We move nicely onto the subject of SQL Server and its related technologies and functionalities that it provides -which are supported on core. By and large there is a number to choose from so running SQL Server on Core is a very real proposition. Essentially, if you are thinking of moving to Skinny Windows, then I suggest you take a look at the MSDN page “Install SQL Server 2012 from the Command Prompt” that lists the supported SQL Server features on Server Core.
By the time you are ready to install SQL Server on your Server Core Operating system, you will probably realize very early on that you have a little bit of a problem. Attempting to launch setup.exe will result in a fairly self explanatory error message.
In fact I am sure you probably won’t have ever got to that error message because being the type of person I know you probably are, you will have read all the necessary literature and have noticed in the MSDN article “Install SQL Server 2012 on Server Core” it explicitly states “SQL Server 2012 does not support setup by using the installation wizard on the Server Core operating system. When installing on Server Core, SQL Server Setup supports full quiet mode by using the /Q parameter, or Quiet Simple mode by using the /QS parameter“.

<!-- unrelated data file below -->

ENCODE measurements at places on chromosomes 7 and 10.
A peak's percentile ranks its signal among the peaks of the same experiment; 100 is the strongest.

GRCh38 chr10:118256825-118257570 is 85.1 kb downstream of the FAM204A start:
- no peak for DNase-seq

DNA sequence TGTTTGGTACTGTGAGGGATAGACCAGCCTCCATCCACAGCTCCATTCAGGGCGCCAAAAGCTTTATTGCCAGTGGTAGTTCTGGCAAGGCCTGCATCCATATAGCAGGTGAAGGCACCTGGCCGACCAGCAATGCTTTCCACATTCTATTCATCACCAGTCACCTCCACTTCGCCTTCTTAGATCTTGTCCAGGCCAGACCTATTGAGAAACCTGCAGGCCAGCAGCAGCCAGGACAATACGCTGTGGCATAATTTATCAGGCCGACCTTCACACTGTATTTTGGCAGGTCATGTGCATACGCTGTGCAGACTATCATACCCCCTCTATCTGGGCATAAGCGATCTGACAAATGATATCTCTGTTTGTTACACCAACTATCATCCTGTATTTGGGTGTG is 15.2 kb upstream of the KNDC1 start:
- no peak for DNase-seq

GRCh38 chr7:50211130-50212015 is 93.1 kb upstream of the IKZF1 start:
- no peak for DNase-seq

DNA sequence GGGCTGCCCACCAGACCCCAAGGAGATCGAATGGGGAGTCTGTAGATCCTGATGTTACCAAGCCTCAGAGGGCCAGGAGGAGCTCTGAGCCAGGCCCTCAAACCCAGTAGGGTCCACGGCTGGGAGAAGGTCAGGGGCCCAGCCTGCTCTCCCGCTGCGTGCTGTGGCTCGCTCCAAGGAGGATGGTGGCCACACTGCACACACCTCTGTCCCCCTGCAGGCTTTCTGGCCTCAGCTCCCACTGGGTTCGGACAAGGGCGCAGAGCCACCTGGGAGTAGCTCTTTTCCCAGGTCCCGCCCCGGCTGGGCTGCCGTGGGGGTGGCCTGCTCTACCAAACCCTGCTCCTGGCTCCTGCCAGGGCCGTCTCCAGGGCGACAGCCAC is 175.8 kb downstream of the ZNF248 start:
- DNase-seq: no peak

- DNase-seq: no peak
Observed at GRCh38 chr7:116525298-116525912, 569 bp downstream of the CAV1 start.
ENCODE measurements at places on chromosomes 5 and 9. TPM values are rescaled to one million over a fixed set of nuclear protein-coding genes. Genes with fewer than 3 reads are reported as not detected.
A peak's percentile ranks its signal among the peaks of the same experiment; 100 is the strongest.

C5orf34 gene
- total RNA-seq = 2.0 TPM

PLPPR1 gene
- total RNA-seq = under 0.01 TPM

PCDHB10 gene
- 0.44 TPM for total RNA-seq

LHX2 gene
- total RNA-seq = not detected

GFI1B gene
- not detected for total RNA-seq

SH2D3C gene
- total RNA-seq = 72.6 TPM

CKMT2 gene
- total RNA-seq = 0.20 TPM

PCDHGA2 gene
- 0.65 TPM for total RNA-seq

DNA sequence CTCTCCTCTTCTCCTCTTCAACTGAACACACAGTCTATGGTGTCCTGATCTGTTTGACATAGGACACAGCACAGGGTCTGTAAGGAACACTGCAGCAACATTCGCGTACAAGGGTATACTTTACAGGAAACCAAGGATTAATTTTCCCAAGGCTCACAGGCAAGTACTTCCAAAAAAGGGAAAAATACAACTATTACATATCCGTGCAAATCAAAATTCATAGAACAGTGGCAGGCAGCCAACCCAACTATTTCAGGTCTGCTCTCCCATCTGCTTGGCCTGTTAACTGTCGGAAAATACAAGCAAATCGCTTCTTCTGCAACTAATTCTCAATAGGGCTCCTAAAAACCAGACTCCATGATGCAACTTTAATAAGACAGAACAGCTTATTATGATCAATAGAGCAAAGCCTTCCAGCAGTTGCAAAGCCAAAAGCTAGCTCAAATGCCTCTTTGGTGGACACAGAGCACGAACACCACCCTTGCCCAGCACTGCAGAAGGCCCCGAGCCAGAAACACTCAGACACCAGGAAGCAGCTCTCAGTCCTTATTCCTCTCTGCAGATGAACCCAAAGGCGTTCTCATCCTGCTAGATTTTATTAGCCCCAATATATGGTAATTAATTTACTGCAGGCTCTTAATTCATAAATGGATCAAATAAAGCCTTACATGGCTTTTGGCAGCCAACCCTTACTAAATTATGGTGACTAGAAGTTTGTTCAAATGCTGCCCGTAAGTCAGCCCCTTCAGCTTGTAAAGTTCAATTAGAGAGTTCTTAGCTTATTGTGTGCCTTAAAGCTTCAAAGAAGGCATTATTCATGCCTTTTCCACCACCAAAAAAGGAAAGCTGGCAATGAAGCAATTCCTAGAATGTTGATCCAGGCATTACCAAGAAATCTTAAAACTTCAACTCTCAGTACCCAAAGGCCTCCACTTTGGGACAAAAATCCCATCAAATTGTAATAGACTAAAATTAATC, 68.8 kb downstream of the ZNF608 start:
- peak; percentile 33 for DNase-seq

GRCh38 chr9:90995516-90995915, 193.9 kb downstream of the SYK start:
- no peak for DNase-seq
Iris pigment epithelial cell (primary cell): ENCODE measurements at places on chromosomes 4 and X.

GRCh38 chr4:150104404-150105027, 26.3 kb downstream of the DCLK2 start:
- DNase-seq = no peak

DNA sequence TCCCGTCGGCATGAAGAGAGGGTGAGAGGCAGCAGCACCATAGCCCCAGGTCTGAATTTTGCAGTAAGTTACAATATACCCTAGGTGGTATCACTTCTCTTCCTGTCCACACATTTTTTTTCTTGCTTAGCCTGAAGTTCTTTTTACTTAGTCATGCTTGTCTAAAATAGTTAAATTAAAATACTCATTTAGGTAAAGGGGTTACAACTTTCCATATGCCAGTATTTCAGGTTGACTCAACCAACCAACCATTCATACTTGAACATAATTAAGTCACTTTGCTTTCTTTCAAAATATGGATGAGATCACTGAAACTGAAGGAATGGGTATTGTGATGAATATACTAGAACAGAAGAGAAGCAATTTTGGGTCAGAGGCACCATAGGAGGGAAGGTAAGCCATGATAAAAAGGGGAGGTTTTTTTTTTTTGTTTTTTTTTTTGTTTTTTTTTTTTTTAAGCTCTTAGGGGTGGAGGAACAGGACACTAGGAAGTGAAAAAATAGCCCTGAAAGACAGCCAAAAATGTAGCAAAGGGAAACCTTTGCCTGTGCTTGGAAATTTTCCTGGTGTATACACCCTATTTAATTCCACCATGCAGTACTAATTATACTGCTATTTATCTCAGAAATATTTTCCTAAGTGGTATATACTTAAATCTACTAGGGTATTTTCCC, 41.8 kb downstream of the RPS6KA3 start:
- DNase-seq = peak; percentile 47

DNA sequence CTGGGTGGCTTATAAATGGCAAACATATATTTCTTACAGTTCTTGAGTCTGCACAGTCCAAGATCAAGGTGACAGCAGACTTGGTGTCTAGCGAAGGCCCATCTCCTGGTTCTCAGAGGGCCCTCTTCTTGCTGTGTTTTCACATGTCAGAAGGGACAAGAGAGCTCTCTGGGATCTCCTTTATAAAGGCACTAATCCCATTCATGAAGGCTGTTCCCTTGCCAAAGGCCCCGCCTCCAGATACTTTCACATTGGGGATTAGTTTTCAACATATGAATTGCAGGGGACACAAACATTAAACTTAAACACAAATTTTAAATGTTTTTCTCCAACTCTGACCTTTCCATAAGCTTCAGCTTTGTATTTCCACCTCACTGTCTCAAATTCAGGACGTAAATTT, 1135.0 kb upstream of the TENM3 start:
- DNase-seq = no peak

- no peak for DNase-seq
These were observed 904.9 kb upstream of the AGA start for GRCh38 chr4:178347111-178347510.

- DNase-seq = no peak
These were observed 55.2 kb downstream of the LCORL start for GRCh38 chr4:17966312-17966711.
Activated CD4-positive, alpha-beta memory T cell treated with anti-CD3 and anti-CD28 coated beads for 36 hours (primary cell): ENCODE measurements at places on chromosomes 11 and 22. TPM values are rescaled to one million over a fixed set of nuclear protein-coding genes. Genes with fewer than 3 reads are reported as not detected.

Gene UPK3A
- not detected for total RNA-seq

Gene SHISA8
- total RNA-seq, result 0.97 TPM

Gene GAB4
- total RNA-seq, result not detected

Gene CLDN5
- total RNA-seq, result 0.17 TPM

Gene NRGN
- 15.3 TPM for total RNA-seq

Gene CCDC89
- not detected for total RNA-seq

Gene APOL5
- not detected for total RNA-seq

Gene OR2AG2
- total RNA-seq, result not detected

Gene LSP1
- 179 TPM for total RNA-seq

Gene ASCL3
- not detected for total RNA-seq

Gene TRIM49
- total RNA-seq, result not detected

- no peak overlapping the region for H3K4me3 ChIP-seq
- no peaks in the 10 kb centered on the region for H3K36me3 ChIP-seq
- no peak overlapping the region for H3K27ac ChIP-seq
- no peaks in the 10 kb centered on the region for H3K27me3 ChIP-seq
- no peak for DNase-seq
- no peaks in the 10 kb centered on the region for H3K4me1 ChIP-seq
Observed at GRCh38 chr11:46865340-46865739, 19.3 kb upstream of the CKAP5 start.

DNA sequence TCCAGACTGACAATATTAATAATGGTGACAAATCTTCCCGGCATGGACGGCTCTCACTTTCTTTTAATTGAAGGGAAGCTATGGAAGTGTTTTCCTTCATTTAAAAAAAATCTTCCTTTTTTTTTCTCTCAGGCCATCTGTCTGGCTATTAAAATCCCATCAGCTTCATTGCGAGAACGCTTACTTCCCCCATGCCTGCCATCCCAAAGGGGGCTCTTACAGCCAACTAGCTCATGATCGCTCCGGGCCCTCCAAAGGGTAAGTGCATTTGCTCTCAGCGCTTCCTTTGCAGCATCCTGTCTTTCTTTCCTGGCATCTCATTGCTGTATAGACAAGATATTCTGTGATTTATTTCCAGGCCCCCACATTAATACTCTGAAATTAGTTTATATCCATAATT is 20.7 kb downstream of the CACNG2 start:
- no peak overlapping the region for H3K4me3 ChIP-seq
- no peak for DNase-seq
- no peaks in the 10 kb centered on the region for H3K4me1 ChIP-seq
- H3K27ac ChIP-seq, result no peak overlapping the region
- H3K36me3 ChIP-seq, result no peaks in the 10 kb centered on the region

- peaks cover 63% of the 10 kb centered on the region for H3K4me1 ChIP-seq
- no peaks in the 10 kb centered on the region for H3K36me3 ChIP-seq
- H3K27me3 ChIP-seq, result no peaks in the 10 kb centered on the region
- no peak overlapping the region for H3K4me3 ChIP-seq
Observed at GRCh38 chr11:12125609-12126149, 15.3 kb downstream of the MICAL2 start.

There is a rather interesting parameter that you may see mentioned in the error message in the previous screen shot called UIMODE. Essentially if we pass in the switch and parameter of /UIMODE=EnableUIOnServerCore to setup.exe, this time we DO get the Installation Wizard. But (and this is a big BUT) none of the installation options will work.
By now you are probably starting to curse, and wondering what is the point of that option then? Looking back at the error you will also see the hint about using the /QS (or /QUIETSIMPLE) switch which shows progress but does not allow input. So if you try to use /UIMODE=EnableUIOnServerCore to bypass the Server Core restriction and specify /QUIETSIMPLE to show progress you will surprisingly receive an error message stating that these options are incompatible with each other!